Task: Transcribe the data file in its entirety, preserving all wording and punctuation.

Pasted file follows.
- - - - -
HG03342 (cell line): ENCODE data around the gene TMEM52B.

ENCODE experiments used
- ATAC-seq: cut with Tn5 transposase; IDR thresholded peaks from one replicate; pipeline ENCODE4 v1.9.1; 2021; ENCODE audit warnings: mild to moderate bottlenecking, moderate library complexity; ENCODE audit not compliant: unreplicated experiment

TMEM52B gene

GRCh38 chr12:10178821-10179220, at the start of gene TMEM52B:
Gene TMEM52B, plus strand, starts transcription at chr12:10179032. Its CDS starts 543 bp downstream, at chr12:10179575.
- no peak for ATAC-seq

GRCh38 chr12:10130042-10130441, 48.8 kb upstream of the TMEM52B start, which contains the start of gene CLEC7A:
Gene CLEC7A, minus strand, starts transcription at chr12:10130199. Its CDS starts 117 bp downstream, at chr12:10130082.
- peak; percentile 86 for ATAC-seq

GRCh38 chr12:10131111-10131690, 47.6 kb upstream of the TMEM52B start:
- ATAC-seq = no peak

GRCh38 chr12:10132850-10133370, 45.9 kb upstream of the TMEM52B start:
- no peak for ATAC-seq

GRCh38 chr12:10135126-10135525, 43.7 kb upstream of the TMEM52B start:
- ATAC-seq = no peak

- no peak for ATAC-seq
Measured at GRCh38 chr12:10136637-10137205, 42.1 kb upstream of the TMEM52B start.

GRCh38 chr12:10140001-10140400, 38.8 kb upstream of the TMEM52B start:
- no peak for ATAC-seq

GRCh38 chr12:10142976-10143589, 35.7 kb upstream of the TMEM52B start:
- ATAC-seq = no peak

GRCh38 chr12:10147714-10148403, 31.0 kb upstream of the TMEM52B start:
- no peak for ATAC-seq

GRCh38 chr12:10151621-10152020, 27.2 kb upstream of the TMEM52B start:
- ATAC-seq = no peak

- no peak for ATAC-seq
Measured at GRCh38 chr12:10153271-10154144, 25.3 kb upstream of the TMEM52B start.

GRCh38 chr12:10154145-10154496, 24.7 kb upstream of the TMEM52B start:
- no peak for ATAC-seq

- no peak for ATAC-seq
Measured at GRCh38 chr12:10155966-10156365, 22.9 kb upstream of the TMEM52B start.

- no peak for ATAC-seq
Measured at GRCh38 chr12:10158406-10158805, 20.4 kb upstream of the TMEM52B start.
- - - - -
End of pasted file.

HG03342 (cell line): ENCODE data around the gene TMEM52B.

ENCODE experiments used
- ATAC-seq: cut with Tn5 transposase; IDR thresholded peaks from one replicate; pipeline ENCODE4 v1.9.1; 2021; ENCODE audit warnings: mild to moderate bottlenecking, moderate library complexity; ENCODE audit not compliant: unreplicated experiment

TMEM52B gene

GRCh38 chr12:10178821-10179220, at the start of gene TMEM52B:
Gene TMEM52B, plus strand, starts transcription at chr12:10179032. Its CDS starts 543 bp downstream, at chr12:10179575.
- no peak for ATAC-seq

GRCh38 chr12:10130042-10130441, 48.8 kb upstream of the TMEM52B start, which contains the start of gene CLEC7A:
Gene CLEC7A, minus strand, starts transcription at chr12:10130199. Its CDS starts 117 bp downstream, at chr12:10130082.
- peak; percentile 86 for ATAC-seq

GRCh38 chr12:10131111-10131690, 47.6 kb upstream of the TMEM52B start:
- ATAC-seq = no peak

GRCh38 chr12:10132850-10133370, 45.9 kb upstream of the TMEM52B start:
- no peak for ATAC-seq

GRCh38 chr12:10135126-10135525, 43.7 kb upstream of the TMEM52B start:
- ATAC-seq = no peak

- no peak for ATAC-seq
Measured at GRCh38 chr12:10136637-10137205, 42.1 kb upstream of the TMEM52B start.

GRCh38 chr12:10140001-10140400, 38.8 kb upstream of the TMEM52B start:
- no peak for ATAC-seq

GRCh38 chr12:10142976-10143589, 35.7 kb upstream of the TMEM52B start:
- ATAC-seq = no peak

GRCh38 chr12:10147714-10148403, 31.0 kb upstream of the TMEM52B start:
- no peak for ATAC-seq

GRCh38 chr12:10151621-10152020, 27.2 kb upstream of the TMEM52B start:
- ATAC-seq = no peak

- no peak for ATAC-seq
Measured at GRCh38 chr12:10153271-10154144, 25.3 kb upstream of the TMEM52B start.

GRCh38 chr12:10154145-10154496, 24.7 kb upstream of the TMEM52B start:
- no peak for ATAC-seq

- no peak for ATAC-seq
Measured at GRCh38 chr12:10155966-10156365, 22.9 kb upstream of the TMEM52B start.

- no peak for ATAC-seq
Measured at GRCh38 chr12:10158406-10158805, 20.4 kb upstream of the TMEM52B start.